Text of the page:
Gradient-boosted equivalent sources
Gradient-boosted equivalent sources¶
As mentioned in Equivalent Sources, one of the main drawbacks of the
equivalent sources technique is the high computational load required to
estimate source coefficients and ultimately to predict field values.
During the source coefficients estimation step (while running the
harmonica.EquivalentSources.fit method) a Jacobian matrix with a size
of number of sources times number of observation points must be built.
This Jacobian matrix could become too large to fit in memory if the number of
data points and sources are too big.
Inteprolating 200000 data points using 200000 sources would require more than 300 GB only to store the Jacobian matrix (using 64 bits floats for each matrix element).
One way to reduce the memory requirement is using Block-averaged equivalent sources, but it might be not enough when working with very large datasets.
A solution to this problem is to use gradient-boosted equivalent sources, introduced in [Soler2021]. This new methodology creates \(k\) overlapping windows of equal size that cover the entire survey area and defines one set of equivalent sources for each windows, where each set is formed by the original equivalent sources that fall inside its corresponding window. The estimation of the coefficients is then carried out iteratively passing through one window at a time. On each iteration the coefficients of the selected subset of sources are fit against the observation points that fall inside the same window. After each iteration the field generated by those adjusted sources are predicted on every computation point and the residue is updated. The process finishes when every window has been visited.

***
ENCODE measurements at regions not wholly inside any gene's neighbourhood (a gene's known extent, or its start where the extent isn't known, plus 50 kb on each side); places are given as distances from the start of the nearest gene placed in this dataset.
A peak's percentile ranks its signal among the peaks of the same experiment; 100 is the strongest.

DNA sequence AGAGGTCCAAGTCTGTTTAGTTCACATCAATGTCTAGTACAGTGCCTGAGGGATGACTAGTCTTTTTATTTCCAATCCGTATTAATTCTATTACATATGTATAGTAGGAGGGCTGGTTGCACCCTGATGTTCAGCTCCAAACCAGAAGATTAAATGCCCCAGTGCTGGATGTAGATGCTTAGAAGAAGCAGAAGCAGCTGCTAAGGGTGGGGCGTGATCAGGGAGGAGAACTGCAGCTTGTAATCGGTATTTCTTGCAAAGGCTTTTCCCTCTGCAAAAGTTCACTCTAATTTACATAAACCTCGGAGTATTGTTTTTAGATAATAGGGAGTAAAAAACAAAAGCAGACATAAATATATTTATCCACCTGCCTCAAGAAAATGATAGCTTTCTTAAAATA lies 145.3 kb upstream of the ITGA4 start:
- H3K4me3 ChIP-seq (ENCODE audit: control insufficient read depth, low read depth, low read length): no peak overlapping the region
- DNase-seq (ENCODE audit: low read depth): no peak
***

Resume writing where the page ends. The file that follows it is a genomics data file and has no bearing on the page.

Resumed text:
The gradient-boosted equivalent sources have been included in Harmonica and can
be used through the
Lets load some gravity data for Southern Africa:
import ensaio import pandas as pd fname = ensaio.fetch_southern_africa_gravity(version=1) data = pd.read_csv(fname) data
14359 rows × 4 columns
This gravity dataset is small enough to be interpolated with equivalent sources in any modest personal computer. Nevertheless, we will grid it using gradient-boosted equivalent sources to speed up the computations on this small example.
import boule as bl normal_gravity = bl.WGS84.normal_gravity(data.latitude, data.height_sea_level_m) disturbance = data.gravity_mgal - normal_gravity
And project the data to plain coordinates using a Mercator projection:
import pyproj projection = pyproj.Proj(proj="merc", lat_ts=data.latitude.mean()) easting, northing = projection(data.longitude.values, data.latitude.values) coordinates = (easting, northing, data.height_sea_level_m)
We can define some gradient-boosted equivalent sources through the
harmonica.EquivalentSourcesGB. When doing so we need to specify the
size of the windows that will be used in the gradient boosting process.
We will use square windows of 100 km per side.
Moreover, gradient-boosted equivalent sources can be used together with
Block-averaged equivalent sources. We will do so choosing a block size of 2 km